Leonard Wood (racing)
September 22, 1934 |
|Occupation||Crew chief, engine builder|
|Organization||Wood Brothers Racing|
Leonard Wood (born September 22, 1934) is a former NASCAR crew chief, engine builder and co-founder of Wood Brothers Racing. Considered the innovator of the modern pit stop, Wood's team is recognized as the first to record a 25-second four tire pit stop in NASCAR history. During his tenure as crew chief, the Wood team won 96 races with 117 poles clinched.
Wood was born on September 22, 1934 on a family farm near Stuart, Virginia as one of six children (five sons and one daughter), and began building vehicles when he built a wagon with logs for wheels, which is intended to roll downhill. When he was 13, Wood placed a washing machine engine on a go-kart frame, and used various pulleys and chains from salvaged vehicles at his father's shop to propel the vehicle, which was able to reach a top speed of 25 miles per hour (40 km/h). The go-kart is currently on display in Stuart's Wood Brothers Museum. In high school, Wood learned to build an engine from watching his father, Walter, disassemble the engine from the team's car, and successfully rebuilt it.
In 1950, Wood and two of his brothers, Glen and Delano, purchased a 1940 Ford, which was later modified and used in NASCAR, and the team made its first start in a Lincoln at Martinsville Speedway on May 17, 1953. Wood was the team's engine builder, and the team's pit crew, originally composed of family and friends, became the first team in NASCAR history to record a 25-second four tire pit stop. Wood stated that in 1960 at Charlotte Motor Speedway, he noticed that Fireball Roberts', at the lead at the time, pit crew took 45 seconds to change two tires and fuel; Roberts' team was using a four-prong lug wrench, so Wood's team decided to use power wrenches, which cut down the time to 25 seconds. Wood later modernized the floor jack; originally, jacks weighed between 70 and 80 pounds, and required at least ten pumps for tire clearance. Wood disassembled the jacks and installed larger pistons, leading to only two to three pumps to clear. In 1965, Wood's team was hired by Jim Clark to pit for him in the 1965 Indianapolis 500, which went on to win. The team used a modified fuel can to make the gas flow faster.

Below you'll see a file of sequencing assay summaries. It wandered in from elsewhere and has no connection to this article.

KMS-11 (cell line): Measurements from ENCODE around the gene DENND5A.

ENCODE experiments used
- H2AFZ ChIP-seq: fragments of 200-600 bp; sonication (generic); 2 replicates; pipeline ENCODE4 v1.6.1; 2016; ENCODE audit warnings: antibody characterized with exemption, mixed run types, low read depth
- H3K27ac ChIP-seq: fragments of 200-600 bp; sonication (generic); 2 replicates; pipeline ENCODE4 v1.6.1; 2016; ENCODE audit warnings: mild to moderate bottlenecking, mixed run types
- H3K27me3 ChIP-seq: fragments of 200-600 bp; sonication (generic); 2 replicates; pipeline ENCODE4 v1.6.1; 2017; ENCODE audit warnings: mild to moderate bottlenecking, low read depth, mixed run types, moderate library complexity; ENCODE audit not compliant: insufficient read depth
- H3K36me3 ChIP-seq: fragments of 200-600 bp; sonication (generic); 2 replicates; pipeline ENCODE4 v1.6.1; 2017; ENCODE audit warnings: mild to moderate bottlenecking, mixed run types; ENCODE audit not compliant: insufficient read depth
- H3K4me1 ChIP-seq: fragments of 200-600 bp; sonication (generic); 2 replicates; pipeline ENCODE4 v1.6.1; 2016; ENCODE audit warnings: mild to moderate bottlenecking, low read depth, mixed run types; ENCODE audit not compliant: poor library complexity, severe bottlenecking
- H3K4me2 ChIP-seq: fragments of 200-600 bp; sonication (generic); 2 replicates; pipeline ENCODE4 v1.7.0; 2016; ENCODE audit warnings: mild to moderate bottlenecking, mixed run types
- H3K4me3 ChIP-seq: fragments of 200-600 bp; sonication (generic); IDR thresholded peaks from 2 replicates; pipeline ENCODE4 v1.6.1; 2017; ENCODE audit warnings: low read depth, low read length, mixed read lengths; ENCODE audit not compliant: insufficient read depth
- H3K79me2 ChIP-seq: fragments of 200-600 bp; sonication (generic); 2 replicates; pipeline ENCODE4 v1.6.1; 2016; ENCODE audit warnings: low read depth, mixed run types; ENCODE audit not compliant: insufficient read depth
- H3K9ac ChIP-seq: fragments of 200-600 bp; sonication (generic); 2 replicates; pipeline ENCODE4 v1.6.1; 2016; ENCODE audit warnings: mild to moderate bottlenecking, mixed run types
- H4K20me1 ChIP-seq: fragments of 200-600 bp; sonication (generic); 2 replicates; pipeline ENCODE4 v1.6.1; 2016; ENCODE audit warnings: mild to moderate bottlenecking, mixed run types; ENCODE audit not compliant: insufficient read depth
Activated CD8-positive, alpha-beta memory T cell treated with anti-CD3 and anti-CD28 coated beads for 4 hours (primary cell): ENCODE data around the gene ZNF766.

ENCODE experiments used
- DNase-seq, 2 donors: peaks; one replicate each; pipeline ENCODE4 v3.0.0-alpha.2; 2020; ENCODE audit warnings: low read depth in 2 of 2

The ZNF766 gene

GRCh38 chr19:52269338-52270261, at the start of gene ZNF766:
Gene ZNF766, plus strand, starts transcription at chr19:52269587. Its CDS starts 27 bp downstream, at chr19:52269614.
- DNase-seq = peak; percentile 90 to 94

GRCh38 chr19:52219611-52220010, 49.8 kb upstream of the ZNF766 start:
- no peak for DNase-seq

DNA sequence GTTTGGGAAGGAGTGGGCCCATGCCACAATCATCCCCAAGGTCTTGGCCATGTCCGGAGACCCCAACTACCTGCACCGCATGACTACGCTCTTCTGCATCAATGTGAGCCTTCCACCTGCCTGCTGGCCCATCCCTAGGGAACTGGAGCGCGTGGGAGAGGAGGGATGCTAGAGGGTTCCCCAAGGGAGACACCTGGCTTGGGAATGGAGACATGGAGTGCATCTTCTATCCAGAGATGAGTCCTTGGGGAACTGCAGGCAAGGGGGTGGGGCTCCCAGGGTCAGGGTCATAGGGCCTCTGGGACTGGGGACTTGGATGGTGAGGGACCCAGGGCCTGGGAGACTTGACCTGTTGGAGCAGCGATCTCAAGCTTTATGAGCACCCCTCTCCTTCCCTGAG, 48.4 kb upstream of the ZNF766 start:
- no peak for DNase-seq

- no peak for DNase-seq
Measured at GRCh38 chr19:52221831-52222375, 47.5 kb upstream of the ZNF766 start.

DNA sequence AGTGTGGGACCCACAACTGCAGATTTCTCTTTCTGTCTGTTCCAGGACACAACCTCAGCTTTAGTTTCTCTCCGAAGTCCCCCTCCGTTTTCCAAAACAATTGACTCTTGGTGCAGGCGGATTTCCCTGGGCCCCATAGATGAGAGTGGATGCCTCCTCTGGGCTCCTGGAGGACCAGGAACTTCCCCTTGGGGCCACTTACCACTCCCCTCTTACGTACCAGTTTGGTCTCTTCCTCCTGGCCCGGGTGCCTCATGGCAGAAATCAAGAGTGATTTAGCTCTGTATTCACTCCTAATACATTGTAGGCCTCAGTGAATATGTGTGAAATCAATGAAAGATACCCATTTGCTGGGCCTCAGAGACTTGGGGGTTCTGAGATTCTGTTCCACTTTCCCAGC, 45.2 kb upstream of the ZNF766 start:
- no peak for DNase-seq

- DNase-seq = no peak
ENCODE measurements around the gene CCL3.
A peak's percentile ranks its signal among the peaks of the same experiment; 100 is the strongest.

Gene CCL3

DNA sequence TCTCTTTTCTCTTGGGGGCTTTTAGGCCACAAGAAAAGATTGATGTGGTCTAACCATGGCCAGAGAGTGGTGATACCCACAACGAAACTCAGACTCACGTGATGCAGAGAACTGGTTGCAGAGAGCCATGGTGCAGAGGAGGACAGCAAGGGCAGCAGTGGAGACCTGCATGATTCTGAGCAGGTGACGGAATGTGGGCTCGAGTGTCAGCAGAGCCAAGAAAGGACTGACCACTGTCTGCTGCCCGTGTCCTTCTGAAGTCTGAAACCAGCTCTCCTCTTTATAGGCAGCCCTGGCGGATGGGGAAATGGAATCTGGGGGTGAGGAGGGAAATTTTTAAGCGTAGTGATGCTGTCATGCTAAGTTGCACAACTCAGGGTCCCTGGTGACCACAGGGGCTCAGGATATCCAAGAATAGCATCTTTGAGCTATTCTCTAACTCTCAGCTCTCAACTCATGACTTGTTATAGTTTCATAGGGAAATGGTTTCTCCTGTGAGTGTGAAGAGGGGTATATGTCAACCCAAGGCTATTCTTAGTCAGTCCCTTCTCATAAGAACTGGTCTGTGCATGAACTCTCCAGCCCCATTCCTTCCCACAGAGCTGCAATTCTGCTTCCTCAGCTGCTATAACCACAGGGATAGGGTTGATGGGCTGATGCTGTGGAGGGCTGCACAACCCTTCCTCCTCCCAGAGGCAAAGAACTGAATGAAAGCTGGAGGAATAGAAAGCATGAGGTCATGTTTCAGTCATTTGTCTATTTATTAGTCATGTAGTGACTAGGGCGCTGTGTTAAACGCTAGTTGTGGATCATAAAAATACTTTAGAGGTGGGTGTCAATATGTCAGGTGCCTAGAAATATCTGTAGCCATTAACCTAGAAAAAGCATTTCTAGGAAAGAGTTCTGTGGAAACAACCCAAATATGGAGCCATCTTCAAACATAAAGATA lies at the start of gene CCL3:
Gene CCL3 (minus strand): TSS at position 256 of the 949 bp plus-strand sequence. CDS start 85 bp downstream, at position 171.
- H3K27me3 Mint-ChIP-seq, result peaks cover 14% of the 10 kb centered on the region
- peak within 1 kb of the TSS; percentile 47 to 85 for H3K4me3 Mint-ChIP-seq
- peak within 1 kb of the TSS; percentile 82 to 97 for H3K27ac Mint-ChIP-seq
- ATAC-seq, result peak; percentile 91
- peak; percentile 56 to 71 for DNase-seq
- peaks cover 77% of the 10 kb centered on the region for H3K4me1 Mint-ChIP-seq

In 2006, Wood was inducted into the Virginia Sports Hall of Fame. On May 23, 2012, Wood was named as one of the members of the 2013 NASCAR Hall of Fame inductees, and was inducted on February 8, 2013. Wood earned 57 percent of the votes, tied with Herb Thomas. At the 2012 Brickyard 400, Wood Brothers Racing honored Wood with a special paint scheme with candy apple red instead of metal-flake red, which the team switched to in 1971, and Wood's head shot on the hood.
- Aumann, Mark (2012-01-10). "Wood's impact on NASCAR felt to this day". NASCAR. Retrieved 2012-12-20.
- "Leonard Wood leads new NASCAR Hall class". The Roanoke Times. 2012-05-24. Retrieved 2012-12-20.[dead link]
- "Wood could do anything with a race car". NASCAR. 2013-01-09. Retrieved 2013-03-31.
- "Crystal’s Christmas Ornaments Evoke Precious Wood Family Memories". Wood Brothers Racing. 2010-12-16. Retrieved 2012-12-20.
- Iacobelli, Pete (2013-05-26). "Wood Brothers hit NASCAR milestone". The Denver Post. Retrieved 2013-05-26.
- Zimmerman, Jenny (2001-06-06). "Know Your NASCAR: The Woods". NASCAR. Retrieved 2012-12-20.
- Menzer, Joe (2011-01-07). "Evolution of the pit stop". NASCAR. Retrieved 2012-12-20.
- "Leonard Wood has NASCAR Hall of Fame credentials". Fox Sports. 2012-05-23. Retrieved 2012-12-20.
- Fryer, Jenna (2013-02-07). "Wallace and famed car Midnight headed into Hall". Yahoo! Sports. Retrieved 2013-02-11.
- White, Rea (2012-05-24). "Wallace, Wood among 2013 Hall class". Fox Sports. Retrieved 2012-12-20.
- Brian De Los Santos (2012-07-26). "Wood Brothers to honor Leonard Wood with special paint scheme at Brickyard". CBS Sports. Retrieved 2012-12-20.